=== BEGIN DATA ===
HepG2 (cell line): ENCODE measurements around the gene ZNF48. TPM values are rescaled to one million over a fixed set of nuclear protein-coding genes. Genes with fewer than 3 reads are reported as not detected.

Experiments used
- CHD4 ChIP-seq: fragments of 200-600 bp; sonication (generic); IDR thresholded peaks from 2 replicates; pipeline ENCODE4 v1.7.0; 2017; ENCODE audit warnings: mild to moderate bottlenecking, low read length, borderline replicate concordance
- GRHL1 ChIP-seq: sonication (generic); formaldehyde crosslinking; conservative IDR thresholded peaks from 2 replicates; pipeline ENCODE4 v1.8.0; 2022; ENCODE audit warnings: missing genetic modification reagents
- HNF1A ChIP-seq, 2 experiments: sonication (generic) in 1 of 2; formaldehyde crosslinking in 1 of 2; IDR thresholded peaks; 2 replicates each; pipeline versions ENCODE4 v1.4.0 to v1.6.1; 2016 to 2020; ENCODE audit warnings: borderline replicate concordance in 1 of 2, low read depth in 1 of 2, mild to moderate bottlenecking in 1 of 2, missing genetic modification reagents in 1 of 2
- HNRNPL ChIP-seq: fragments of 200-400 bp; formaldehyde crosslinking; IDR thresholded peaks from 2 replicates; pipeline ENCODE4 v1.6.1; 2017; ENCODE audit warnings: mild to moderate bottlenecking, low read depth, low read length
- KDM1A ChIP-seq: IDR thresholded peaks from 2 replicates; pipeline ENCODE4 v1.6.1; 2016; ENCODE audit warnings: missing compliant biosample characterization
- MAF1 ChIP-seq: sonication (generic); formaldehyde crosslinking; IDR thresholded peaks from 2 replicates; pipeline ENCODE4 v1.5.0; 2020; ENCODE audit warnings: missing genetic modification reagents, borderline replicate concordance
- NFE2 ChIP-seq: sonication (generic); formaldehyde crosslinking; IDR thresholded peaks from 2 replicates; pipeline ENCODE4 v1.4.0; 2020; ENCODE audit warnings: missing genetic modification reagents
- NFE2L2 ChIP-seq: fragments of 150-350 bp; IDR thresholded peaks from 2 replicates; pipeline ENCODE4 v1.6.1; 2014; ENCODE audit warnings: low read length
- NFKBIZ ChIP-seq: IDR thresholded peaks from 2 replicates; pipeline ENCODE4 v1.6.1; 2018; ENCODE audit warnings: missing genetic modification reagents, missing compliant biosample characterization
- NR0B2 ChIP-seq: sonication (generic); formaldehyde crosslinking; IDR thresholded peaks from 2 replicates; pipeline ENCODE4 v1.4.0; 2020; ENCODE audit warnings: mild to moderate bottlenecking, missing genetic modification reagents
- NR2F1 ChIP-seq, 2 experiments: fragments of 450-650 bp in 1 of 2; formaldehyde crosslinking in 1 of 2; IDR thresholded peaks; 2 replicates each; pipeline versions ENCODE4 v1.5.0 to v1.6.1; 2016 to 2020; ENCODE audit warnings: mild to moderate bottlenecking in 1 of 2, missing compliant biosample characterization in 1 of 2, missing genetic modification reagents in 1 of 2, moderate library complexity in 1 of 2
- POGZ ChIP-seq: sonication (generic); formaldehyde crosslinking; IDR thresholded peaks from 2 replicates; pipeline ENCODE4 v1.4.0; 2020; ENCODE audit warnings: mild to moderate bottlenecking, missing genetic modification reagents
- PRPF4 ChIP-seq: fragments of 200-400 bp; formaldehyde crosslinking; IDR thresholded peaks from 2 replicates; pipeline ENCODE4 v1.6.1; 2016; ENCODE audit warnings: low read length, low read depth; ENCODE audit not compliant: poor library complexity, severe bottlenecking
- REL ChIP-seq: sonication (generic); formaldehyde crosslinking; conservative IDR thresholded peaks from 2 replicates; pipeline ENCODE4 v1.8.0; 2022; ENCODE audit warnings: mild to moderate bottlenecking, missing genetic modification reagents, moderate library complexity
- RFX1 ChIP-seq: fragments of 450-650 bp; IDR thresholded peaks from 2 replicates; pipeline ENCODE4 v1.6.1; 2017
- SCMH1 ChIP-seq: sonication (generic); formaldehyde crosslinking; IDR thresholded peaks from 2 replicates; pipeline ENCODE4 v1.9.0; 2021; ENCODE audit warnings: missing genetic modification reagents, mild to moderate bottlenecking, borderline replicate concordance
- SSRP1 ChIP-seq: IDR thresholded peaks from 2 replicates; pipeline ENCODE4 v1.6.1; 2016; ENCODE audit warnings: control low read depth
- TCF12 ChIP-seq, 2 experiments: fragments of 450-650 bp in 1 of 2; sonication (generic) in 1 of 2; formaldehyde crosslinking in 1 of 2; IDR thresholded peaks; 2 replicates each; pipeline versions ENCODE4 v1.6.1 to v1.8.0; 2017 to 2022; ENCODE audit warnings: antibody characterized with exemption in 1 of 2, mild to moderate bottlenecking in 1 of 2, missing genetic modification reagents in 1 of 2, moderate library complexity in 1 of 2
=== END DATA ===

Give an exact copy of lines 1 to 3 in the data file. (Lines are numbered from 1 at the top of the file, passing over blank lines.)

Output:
HepG2 (cell line): ENCODE measurements around the gene ZNF48. TPM values are rescaled to one million over a fixed set of nuclear protein-coding genes. Genes with fewer than 3 reads are reported as not detected.

Experiments used
- CHD4 ChIP-seq: fragments of 200-600 bp; sonication (generic); IDR thresholded peaks from 2 replicates; pipeline ENCODE4 v1.7.0; 2017; ENCODE audit warnings: mild to moderate bottlenecking, low read length, borderline replicate concordance